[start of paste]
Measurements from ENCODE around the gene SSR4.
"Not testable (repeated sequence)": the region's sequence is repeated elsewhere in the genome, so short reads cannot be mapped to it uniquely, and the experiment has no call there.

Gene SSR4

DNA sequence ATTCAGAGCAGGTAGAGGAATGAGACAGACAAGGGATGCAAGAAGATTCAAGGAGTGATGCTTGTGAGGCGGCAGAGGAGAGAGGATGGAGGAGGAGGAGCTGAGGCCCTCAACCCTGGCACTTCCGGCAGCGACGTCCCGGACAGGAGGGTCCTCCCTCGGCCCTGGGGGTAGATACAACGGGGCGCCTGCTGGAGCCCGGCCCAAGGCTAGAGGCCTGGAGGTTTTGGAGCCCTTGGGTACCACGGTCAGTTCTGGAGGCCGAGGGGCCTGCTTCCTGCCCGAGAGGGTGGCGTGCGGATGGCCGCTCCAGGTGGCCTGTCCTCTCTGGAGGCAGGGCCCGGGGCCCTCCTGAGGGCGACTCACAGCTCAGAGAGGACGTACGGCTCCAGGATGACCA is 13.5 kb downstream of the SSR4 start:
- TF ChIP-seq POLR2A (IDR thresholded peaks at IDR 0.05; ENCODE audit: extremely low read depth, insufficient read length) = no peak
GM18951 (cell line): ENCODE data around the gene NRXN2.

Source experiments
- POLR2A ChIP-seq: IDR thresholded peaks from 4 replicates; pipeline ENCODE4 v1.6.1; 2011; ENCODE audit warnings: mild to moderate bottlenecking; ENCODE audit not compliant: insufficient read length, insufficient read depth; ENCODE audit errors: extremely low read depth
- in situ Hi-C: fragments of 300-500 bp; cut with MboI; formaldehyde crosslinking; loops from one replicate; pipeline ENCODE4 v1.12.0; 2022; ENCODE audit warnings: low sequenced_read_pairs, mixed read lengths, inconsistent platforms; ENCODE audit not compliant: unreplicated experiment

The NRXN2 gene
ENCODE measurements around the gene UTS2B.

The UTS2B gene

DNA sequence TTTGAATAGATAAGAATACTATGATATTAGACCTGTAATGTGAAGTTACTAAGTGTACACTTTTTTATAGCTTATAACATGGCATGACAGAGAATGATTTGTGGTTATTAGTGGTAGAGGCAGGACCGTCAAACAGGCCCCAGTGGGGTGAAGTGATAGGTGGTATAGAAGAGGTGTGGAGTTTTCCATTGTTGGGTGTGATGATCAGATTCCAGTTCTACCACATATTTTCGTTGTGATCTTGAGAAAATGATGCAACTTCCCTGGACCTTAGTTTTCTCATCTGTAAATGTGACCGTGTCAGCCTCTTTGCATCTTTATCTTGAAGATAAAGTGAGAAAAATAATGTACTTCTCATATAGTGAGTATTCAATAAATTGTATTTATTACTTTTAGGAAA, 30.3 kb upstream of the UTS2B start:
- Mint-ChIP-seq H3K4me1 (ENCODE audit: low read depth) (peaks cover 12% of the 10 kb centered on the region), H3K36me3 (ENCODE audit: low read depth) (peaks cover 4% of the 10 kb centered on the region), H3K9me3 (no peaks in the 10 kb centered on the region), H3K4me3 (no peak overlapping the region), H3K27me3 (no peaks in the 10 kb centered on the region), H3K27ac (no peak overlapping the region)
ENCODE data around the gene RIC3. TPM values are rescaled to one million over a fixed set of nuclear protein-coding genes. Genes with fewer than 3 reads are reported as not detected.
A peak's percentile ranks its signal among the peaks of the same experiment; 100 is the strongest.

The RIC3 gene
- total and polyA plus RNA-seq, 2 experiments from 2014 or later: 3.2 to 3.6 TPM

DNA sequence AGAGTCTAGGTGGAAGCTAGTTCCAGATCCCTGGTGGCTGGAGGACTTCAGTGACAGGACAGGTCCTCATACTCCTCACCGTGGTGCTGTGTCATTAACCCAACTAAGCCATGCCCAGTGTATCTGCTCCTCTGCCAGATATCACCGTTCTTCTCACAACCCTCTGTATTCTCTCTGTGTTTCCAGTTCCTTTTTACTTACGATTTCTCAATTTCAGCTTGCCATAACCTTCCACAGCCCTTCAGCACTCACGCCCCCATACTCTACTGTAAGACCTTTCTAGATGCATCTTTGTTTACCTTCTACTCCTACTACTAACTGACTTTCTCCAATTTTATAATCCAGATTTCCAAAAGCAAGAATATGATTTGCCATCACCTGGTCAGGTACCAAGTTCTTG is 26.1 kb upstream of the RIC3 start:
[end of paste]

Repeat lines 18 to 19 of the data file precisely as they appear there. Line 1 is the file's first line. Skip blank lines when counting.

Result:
- total and polyA plus RNA-seq, 2 experiments from 2014 or later: 3.2 to 3.6 TPM

DNA sequence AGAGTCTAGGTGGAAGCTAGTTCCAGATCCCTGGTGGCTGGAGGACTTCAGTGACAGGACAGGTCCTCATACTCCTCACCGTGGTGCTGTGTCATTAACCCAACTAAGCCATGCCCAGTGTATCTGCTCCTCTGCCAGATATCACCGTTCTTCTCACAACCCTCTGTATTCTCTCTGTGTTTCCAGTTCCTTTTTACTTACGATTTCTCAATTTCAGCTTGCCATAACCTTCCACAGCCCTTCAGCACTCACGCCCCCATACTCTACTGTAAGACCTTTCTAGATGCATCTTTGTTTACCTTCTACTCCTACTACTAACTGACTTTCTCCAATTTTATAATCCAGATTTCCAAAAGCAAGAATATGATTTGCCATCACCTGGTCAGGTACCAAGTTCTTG is 26.1 kb upstream of the RIC3 start: